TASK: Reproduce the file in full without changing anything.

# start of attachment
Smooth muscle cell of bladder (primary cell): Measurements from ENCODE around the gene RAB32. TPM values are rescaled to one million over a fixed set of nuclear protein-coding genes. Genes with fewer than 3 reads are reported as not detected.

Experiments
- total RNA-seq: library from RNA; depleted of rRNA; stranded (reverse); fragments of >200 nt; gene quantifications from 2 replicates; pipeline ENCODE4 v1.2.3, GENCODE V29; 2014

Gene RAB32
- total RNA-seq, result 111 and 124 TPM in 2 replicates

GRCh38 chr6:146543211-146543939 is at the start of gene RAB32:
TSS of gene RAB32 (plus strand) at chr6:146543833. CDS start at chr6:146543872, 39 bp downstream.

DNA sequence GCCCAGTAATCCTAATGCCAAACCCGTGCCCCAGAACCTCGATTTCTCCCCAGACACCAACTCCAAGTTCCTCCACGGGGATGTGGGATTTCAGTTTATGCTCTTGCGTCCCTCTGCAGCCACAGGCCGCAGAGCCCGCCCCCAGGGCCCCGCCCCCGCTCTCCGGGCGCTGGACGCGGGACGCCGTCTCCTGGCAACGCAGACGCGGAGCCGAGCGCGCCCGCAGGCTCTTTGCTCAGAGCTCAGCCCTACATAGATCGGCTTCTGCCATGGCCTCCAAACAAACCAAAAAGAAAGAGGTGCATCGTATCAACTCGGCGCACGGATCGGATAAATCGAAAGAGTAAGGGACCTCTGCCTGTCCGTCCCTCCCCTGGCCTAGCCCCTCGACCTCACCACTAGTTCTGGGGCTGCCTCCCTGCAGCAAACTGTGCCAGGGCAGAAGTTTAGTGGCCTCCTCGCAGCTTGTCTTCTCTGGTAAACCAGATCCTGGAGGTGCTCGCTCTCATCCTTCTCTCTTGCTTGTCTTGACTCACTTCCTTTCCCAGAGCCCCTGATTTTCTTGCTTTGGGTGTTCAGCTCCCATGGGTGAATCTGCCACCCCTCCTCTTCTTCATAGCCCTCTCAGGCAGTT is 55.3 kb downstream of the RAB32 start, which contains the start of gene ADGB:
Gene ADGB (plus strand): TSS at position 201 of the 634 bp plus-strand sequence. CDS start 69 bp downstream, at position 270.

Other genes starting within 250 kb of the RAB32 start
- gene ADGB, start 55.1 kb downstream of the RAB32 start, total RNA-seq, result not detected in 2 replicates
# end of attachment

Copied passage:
Smooth muscle cell of bladder (primary cell): Measurements from ENCODE around the gene RAB32. TPM values are rescaled to one million over a fixed set of nuclear protein-coding genes. Genes with fewer than 3 reads are reported as not detected.

Experiments
- total RNA-seq: library from RNA; depleted of rRNA; stranded (reverse); fragments of >200 nt; gene quantifications from 2 replicates; pipeline ENCODE4 v1.2.3, GENCODE V29; 2014

Gene RAB32
- total RNA-seq, result 111 and 124 TPM in 2 replicates

GRCh38 chr6:146543211-146543939 is at the start of gene RAB32:
TSS of gene RAB32 (plus strand) at chr6:146543833. CDS start at chr6:146543872, 39 bp downstream.

DNA sequence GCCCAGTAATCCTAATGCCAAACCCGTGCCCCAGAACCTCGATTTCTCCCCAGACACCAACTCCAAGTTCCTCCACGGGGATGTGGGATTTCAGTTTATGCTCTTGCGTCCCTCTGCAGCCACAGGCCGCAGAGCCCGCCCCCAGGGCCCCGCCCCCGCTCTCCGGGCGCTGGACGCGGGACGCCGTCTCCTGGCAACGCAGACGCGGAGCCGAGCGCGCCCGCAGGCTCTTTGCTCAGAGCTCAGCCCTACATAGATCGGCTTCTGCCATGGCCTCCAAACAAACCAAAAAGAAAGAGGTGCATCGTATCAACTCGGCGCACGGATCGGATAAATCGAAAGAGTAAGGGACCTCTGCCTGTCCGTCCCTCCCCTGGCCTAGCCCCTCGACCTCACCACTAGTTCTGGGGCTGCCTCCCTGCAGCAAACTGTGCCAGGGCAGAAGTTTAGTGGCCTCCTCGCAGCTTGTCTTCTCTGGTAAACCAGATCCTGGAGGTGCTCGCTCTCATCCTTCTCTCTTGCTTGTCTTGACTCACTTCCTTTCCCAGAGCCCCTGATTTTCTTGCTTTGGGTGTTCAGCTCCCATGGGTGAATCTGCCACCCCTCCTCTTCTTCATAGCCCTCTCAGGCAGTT is 55.3 kb downstream of the RAB32 start, which contains the start of gene ADGB:
Gene ADGB (plus strand): TSS at position 201 of the 634 bp plus-strand sequence. CDS start 69 bp downstream, at position 270.

Other genes starting within 250 kb of the RAB32 start
- gene ADGB, start 55.1 kb downstream of the RAB32 start, total RNA-seq, result not detected in 2 replicates